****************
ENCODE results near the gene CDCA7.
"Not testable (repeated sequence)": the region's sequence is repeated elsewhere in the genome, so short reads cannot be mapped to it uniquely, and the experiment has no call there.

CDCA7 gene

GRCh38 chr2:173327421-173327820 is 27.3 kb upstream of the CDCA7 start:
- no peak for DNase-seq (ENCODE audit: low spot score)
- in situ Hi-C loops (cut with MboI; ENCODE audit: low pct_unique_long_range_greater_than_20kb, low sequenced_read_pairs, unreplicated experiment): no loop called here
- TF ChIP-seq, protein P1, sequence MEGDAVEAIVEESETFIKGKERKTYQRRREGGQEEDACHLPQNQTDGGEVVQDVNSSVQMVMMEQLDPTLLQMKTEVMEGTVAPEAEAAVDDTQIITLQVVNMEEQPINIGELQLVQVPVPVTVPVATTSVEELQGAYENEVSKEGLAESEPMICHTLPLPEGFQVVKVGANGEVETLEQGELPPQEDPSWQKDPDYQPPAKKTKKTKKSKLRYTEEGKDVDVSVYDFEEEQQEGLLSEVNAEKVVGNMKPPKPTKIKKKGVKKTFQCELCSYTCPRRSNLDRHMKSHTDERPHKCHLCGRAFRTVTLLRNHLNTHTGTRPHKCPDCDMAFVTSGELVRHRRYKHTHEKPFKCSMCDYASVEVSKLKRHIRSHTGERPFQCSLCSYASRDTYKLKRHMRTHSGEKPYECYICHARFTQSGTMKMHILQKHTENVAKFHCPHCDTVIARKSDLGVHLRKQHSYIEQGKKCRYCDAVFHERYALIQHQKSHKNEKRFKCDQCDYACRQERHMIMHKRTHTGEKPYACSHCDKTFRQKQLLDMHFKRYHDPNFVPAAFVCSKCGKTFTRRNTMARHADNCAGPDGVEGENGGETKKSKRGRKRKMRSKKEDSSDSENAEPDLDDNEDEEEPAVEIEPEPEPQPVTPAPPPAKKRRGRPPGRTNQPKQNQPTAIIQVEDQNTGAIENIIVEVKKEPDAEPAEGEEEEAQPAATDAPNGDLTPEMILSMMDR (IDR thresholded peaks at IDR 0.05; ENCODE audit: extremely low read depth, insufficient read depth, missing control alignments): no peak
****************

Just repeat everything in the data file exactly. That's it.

ENCODE results near the gene CDCA7.
"Not testable (repeated sequence)": the region's sequence is repeated elsewhere in the genome, so short reads cannot be mapped to it uniquely, and the experiment has no call there.

CDCA7 gene

GRCh38 chr2:173327421-173327820 is 27.3 kb upstream of the CDCA7 start:
- no peak for DNase-seq (ENCODE audit: low spot score)
- in situ Hi-C loops (cut with MboI; ENCODE audit: low pct_unique_long_range_greater_than_20kb, low sequenced_read_pairs, unreplicated experiment): no loop called here
- TF ChIP-seq, protein P1, sequence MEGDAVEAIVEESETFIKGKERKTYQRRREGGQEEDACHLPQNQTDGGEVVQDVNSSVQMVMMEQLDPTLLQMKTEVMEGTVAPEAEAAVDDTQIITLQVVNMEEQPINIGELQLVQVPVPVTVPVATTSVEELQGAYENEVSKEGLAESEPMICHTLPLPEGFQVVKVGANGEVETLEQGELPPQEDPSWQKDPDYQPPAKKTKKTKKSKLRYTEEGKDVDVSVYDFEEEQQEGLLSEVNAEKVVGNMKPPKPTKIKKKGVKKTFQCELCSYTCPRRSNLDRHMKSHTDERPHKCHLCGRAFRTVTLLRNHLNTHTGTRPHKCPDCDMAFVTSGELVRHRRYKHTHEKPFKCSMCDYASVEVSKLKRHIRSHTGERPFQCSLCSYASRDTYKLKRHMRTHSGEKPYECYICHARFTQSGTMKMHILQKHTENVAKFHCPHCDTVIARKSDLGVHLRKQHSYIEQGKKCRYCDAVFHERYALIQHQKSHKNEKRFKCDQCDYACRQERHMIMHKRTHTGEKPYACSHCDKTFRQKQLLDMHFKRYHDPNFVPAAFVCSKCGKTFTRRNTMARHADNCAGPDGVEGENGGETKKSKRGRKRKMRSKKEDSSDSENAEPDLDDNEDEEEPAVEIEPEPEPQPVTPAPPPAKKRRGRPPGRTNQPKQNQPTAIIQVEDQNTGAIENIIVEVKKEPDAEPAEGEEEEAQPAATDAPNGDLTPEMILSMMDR (IDR thresholded peaks at IDR 0.05; ENCODE audit: extremely low read depth, insufficient read depth, missing control alignments): no peak